What are hearing devices called?

July 24, 2022

Let’s learn about the different hearing devices, including assistive listening devices, in-the-ear (ITE) hearing aids, and canal-in-the-canal (CIC) hearing aids. These devices can help you hear clearly and communicate with others. A microphone captures the sound and converts it into an electric signal sent to an amplifier. The amplifier boosts the signal’s strength and transmits it into your ear through a speaker.

Assistive listening devices

Assistive listening devices such as EarPros, are available in a variety of styles. Some are designed to amplify sounds in the background, while others are specifically designed to augment the use of hearing aids and cochlear implants. AAC devices, or augmentative and alternative communication, can help people with hearing loss express themselves verbally. AAC devices can range from a simple picture board to a computer program synthesizing speech from text. Some devices, like smoke detectors or doorbells, can even alert the wearer to certain sounds.

Assistive listening devices are legally required in many countries. In some countries, they are necessary for public buildings and are a legal requirement in places of employment. The Americans with Disabilities Act of 2008, for example, requires public places to install assistive listening devices. They must also meet internationally governed standards, such as IEC 60118-4. While both advantages exist, induction loop systems may be more appropriate for large venues.

In-the-ear (ITE)

In-the-ear hearing devices (ITCs) are the preferred solution for those with severe hearing loss. Low-profile devices can either sit behind the ear or on top. They route sound down into the ear canal and are available in a variety of colors and flashy designs. Unfortunately, most of these devices come with a standard button battery and must be replaced every three to twenty days. As a result, rechargeable batteries have become increasingly popular.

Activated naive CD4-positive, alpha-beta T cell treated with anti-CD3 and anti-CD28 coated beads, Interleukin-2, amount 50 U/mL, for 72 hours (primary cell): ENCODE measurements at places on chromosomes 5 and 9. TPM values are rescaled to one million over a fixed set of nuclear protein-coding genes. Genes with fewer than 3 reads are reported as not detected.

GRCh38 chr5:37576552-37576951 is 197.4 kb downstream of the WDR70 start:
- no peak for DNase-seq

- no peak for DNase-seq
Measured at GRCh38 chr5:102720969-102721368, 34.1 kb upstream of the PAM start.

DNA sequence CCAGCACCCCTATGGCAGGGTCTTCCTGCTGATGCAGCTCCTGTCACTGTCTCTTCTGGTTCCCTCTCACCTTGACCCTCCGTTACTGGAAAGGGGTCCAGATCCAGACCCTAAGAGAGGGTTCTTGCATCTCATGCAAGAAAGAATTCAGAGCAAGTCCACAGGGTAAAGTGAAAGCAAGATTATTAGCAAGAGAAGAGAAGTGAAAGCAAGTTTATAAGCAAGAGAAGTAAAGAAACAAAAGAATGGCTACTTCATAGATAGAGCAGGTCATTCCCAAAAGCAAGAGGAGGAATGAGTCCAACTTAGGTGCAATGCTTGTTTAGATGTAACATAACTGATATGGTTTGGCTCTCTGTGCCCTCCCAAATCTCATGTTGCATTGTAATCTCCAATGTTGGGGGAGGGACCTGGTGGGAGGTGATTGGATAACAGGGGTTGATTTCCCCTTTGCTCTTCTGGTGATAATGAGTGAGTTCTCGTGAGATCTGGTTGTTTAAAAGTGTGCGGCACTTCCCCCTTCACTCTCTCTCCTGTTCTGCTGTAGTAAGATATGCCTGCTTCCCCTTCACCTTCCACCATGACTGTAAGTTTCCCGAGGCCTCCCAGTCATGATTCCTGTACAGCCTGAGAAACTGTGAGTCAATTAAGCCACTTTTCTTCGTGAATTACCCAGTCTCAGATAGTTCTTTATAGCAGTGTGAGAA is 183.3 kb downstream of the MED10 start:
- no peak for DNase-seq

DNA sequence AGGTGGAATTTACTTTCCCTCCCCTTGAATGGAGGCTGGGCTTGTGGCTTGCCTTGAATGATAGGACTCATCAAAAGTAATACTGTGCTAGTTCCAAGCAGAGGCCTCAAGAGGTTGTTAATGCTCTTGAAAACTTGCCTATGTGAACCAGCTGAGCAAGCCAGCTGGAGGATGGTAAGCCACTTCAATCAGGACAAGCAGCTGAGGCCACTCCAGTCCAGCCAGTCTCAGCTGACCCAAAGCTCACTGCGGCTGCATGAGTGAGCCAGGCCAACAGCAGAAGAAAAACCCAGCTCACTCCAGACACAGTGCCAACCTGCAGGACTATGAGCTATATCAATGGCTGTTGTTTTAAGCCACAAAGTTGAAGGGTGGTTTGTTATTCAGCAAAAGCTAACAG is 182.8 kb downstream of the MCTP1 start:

In-the-ear hearing devices come in various styles, including entire shell and half-shell. Full-shell in-the-ear devices fit the upper part of the bowl-shaped ear, while half-shell models fit the lower portion. As a result, they can be easily adjusted to accommodate various levels of hearing loss, including severe and profound deafness. In addition, full-shell in-the-ear hearing devices are easier to handle and offer volume control.

Canal in-the-canal (CIC)

The most important characteristic of a Canal in-the-Canal hearing device is its proximity to the eardrum, allowing the device to process sounds in a manner that mimics the normal functioning of the ear. In addition, because it is located close to the eardrum, CIC hearing devices can improve localization detection, making them easier to insert and remove. Nevertheless, they may not work with all types of instruments.

However, CIC hearing devices require more maintenance than other hearing aids. In addition, the microphone port on a CIC hearing device, located near the ear canal’s entrance, is susceptible to damage from ear wax ingression and other causes. These causes can range from excessive talk or chewing to changes in the canal’s cartilage. Therefore, people with major hearing loss should consider other options before purchasing a CIC device.

Infrared hearing devices

Infrared hearing devices use infrared light to transmit sound, so they’re instrumental in situations where human ears cannot hear sound. The transmitter sends a signal to the receiver, which decodes the signal back into sound. Users wear a neck loop or silhouette inductor to convert the infrared signal into a magnetic signal that can be heard. Because infrared light cannot pass through walls or ceilings, infrared systems can be used in classrooms, movie theaters, and courtrooms.

These devices use an infrared light signal to transmit audio and video signals to the hearing aid wearer. Infrared systems work with TTY and video relay interpreting services, using text or video to deliver audio. Generally, students with infrared systems should sit at the front of the class and turn off their devices when not in use. Students should turn off their devices while changing a microphone’s setting or detaching it from clothing.